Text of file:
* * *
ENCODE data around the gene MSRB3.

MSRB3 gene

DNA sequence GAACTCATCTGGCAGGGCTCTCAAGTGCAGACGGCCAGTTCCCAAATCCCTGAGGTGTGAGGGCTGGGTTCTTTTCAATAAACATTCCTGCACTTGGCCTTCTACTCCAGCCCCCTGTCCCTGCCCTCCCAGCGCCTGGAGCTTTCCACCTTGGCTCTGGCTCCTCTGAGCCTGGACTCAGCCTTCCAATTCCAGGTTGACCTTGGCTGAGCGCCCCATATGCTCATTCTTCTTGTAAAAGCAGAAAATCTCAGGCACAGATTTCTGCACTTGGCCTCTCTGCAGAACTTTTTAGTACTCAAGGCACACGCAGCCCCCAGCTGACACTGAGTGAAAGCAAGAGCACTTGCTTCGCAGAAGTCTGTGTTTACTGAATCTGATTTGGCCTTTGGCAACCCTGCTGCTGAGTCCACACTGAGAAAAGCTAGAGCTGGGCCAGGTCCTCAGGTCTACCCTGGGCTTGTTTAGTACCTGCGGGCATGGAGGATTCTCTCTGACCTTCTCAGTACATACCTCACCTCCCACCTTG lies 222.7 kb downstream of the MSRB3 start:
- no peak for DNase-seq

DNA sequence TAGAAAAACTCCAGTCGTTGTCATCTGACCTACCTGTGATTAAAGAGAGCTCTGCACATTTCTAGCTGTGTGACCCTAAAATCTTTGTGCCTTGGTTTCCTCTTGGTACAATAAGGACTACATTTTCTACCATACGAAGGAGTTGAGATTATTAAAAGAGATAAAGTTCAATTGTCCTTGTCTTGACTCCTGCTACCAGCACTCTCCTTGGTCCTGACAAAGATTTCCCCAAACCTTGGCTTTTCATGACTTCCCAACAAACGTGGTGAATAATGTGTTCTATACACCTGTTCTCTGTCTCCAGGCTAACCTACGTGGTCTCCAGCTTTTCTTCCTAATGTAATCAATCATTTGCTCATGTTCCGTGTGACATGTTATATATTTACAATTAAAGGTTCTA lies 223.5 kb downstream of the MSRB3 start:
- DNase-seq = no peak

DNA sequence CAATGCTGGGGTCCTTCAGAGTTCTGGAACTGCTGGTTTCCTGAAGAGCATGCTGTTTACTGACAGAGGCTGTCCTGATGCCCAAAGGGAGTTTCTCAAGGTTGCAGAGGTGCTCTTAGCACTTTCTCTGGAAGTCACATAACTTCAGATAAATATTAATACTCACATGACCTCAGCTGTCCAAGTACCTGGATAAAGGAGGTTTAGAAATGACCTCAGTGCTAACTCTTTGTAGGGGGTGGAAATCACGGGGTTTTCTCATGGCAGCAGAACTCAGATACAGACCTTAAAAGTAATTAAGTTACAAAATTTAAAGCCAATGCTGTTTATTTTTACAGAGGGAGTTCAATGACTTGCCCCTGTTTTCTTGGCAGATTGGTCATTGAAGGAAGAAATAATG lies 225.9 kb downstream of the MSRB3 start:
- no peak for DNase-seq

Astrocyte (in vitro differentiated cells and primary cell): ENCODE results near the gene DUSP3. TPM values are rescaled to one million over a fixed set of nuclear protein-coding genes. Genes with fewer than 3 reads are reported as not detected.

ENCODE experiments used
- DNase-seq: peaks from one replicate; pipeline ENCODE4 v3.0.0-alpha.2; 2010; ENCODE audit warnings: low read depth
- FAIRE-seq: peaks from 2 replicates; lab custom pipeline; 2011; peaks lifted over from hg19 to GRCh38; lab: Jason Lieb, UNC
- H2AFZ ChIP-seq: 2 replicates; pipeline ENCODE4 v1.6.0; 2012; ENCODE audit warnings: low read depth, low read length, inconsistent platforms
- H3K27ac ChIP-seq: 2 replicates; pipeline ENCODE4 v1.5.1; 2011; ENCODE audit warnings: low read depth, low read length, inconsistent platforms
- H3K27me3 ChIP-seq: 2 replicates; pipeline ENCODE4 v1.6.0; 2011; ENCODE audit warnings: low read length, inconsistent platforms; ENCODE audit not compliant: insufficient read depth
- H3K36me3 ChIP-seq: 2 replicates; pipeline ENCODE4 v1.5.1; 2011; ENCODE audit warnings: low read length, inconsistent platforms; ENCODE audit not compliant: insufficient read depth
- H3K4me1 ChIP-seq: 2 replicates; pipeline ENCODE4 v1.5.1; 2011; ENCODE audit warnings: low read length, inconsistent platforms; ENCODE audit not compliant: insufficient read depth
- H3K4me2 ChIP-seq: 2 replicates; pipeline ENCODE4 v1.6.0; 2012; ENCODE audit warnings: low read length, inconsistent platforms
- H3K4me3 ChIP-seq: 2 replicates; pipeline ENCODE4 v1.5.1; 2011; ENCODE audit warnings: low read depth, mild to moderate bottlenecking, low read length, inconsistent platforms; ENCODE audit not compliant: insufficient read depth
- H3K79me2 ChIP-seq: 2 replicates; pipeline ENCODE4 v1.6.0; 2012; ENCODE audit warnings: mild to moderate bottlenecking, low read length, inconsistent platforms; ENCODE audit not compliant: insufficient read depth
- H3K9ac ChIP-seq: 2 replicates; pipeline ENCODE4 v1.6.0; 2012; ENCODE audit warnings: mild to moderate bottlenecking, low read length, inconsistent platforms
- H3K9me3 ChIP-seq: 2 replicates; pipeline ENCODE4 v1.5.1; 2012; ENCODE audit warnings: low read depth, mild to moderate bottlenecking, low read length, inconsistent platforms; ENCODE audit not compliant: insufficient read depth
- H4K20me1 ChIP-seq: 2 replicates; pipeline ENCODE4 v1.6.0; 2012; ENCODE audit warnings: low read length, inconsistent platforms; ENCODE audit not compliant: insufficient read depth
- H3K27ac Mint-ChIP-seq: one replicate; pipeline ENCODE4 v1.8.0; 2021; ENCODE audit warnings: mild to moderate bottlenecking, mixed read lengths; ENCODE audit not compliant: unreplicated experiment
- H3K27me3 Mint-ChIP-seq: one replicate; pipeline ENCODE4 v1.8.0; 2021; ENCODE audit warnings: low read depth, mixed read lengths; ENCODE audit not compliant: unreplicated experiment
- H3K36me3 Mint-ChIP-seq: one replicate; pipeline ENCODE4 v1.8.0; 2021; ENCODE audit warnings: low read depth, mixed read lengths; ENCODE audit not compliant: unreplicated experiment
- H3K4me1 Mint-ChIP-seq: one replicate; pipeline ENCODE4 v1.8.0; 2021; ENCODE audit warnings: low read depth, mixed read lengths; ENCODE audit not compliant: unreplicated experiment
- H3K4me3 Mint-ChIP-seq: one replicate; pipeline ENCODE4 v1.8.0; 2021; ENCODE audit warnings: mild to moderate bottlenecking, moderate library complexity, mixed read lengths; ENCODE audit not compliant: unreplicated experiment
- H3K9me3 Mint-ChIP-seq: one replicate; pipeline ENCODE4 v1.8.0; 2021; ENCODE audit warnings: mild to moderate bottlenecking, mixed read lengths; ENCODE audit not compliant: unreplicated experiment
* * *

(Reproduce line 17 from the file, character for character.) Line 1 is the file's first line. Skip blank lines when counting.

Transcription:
- H3K4me1 ChIP-seq: 2 replicates; pipeline ENCODE4 v1.5.1; 2011; ENCODE audit warnings: low read length, inconsistent platforms; ENCODE audit not compliant: insufficient read depth